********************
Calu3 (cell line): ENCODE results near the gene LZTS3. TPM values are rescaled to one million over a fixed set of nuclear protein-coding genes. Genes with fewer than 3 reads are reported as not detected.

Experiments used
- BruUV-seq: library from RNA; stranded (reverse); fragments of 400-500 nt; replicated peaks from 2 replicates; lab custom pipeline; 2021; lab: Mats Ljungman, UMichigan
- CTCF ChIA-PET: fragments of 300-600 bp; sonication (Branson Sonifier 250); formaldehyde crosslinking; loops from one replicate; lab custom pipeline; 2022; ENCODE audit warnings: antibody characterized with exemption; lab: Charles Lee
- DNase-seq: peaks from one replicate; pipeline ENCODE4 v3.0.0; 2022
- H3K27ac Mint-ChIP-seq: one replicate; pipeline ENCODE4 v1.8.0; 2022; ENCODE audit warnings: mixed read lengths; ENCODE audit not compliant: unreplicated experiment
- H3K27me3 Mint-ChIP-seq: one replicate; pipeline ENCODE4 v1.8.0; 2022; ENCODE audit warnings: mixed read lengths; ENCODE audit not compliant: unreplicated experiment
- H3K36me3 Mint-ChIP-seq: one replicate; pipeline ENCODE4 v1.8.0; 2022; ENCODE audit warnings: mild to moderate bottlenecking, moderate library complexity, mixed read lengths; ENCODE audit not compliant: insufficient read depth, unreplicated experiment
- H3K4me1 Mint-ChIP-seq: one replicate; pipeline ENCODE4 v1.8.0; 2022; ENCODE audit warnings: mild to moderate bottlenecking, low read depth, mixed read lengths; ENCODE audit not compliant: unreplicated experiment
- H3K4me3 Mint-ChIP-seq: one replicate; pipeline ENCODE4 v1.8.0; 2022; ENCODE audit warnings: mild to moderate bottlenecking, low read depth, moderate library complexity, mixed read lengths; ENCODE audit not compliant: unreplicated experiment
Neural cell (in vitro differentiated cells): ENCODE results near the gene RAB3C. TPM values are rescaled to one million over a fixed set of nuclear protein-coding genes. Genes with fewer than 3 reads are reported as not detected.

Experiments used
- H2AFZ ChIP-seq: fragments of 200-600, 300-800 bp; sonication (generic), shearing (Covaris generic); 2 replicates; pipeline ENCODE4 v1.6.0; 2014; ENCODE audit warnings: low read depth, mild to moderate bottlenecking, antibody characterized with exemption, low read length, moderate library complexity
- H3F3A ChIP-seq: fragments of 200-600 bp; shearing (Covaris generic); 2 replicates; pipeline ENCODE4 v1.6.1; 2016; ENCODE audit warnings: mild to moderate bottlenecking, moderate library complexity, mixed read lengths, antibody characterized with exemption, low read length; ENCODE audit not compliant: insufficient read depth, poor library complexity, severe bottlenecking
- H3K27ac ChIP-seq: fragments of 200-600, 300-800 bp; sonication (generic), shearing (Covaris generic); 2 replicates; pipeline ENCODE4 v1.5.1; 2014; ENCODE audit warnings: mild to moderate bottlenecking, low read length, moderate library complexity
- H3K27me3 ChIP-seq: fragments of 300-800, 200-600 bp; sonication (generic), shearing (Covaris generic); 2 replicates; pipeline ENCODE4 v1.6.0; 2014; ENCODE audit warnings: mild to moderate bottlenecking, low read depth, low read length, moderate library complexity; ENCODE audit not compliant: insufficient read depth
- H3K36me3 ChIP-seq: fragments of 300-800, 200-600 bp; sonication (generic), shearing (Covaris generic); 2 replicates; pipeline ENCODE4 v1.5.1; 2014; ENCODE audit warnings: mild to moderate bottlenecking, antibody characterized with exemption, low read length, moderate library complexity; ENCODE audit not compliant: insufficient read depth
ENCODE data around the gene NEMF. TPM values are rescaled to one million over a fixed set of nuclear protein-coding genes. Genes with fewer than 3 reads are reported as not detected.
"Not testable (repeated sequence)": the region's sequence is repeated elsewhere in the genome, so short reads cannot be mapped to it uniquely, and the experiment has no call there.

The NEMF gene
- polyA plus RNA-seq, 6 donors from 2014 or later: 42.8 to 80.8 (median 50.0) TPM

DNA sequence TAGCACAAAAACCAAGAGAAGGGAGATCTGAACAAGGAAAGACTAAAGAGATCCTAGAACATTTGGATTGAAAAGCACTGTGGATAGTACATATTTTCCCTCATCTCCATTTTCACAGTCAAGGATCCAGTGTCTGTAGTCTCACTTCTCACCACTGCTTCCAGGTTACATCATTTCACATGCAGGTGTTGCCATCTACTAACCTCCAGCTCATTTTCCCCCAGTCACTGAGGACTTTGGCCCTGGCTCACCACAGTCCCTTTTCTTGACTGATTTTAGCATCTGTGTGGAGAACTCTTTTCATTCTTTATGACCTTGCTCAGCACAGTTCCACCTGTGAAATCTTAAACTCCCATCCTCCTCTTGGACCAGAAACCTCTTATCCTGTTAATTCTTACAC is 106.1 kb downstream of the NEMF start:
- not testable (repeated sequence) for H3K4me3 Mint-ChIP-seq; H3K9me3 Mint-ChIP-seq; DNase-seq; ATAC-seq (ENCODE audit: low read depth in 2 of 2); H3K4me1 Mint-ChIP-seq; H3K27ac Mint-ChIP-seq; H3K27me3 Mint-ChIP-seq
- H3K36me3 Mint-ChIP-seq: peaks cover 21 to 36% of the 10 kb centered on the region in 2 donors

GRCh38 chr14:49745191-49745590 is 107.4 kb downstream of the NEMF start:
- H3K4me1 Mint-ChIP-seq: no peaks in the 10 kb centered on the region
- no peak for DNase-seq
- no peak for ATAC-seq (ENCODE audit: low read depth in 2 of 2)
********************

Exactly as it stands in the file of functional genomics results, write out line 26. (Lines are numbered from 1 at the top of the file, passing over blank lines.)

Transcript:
- H3K4me1 Mint-ChIP-seq: no peaks in the 10 kb centered on the region